By Marja. Even if we cannot go shopping, attend events or travel around, we will be still able to launch an exciting inner journey. Rather than constantly mess around, we should enjoy the moment with no external stimuli governing our actions. We can practice being present, instead of believing that the grass is greener on the other side of the fence. In this sense, staycation provides a wonderful excuse and, thus, a great opportunity to calm down, learn to know ourselves and grow as a person. Let us define staycation positively as a new synonym to the ecumenical and interreligious ‘retreat’!

I am not advocating any kind of spirituality, philosophy or psychological school of thought. Nor am I championing any specific mindfulness, meditation or yoga technique. I am not even recommending any particular hobby or recreational activity. My point reads simply: listen to your heart without outside pressures, align with your deepest core values, and do what feels right for you. It surely differs from individual to individual because people and their life situations are dissimilar.

The common denominator nevertheless requires that you should focus on those favorable things that are available right now and temporarily forget those things that are currently beyond your reach. It makes no sense to complain why you cannot visit the Ann Arbor Art Fair this year. Instead, you may start painting yourself.

This lovely season – the blossoming early summer with its long days – is helpful for our forced austerity exercise. Ann Arbor with its surroundings is a good place to live thanks to its easy access to the city nature everywhere. If one does not possess a green backyard of one’s own, one can get to a nearby park or walk along shady boulevards, admiring neighbors’ beautiful gardens. It is likewise relaxing to observe how cute squirrels are hiding cones and playing among themselves. Scientific studies confirm nature’s impact on people’s mental functioning, social relationships and even physical health. A strong connection to the natural environment enhances emotional well-being and alleviates feelings of social isolation.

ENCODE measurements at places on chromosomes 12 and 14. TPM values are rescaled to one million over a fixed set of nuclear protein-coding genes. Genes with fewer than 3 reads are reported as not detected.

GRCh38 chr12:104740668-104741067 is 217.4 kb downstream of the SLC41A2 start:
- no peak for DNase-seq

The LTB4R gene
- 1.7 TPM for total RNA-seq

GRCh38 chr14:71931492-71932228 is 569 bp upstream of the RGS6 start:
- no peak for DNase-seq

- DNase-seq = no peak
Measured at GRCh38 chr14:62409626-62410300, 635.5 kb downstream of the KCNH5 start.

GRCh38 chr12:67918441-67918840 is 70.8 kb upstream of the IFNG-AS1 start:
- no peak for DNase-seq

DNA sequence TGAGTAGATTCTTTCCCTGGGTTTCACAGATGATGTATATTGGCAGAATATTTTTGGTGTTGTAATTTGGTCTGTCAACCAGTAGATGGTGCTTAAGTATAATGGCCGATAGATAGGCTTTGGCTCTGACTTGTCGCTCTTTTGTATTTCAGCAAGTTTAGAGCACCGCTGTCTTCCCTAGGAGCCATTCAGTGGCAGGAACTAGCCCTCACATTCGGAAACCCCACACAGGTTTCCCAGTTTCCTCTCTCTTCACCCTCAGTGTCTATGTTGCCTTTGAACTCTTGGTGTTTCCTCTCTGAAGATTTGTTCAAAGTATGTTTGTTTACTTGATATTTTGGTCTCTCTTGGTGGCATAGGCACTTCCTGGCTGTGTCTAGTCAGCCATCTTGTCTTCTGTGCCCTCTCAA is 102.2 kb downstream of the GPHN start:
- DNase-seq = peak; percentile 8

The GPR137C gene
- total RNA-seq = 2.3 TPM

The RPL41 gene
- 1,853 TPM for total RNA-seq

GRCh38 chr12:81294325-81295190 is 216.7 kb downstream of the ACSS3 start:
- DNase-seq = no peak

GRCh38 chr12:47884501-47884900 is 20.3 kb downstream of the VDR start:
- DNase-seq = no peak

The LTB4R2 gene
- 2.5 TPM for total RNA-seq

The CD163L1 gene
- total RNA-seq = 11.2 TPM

Forest nature FIN

My Inner Journey

Although I primarily continue working with the same stuff as usual, a few items have become slightly more pronounced than before. They are the building blocks of my private retreat in demarcating my staycation journey:

  1. I have learned to listen to radio! I fancy podcasts, documentaries, talk shows, and audio books or plays which seem to belong to another epoch. They represent an outdated tradition that deviates from today’s mainstream entertainment. No, I would not recommend these long audio programs to the man-in-the-street since most people would regard them as heavy, boring and indigestible. It is still obvious that I am not the sole lonely wolf who is listening to them.
  2. I am educating myself even though I am not studying, reading textbooks or taking any regular classes. I am carrying out novel, unfamiliar projects while I am simultaneously gathering pertinent information for them. Webinars play a useful role in this, among other things. During the hands-on process, I am applying some sort of learning by doing method which is based on a practical bottom-up approach.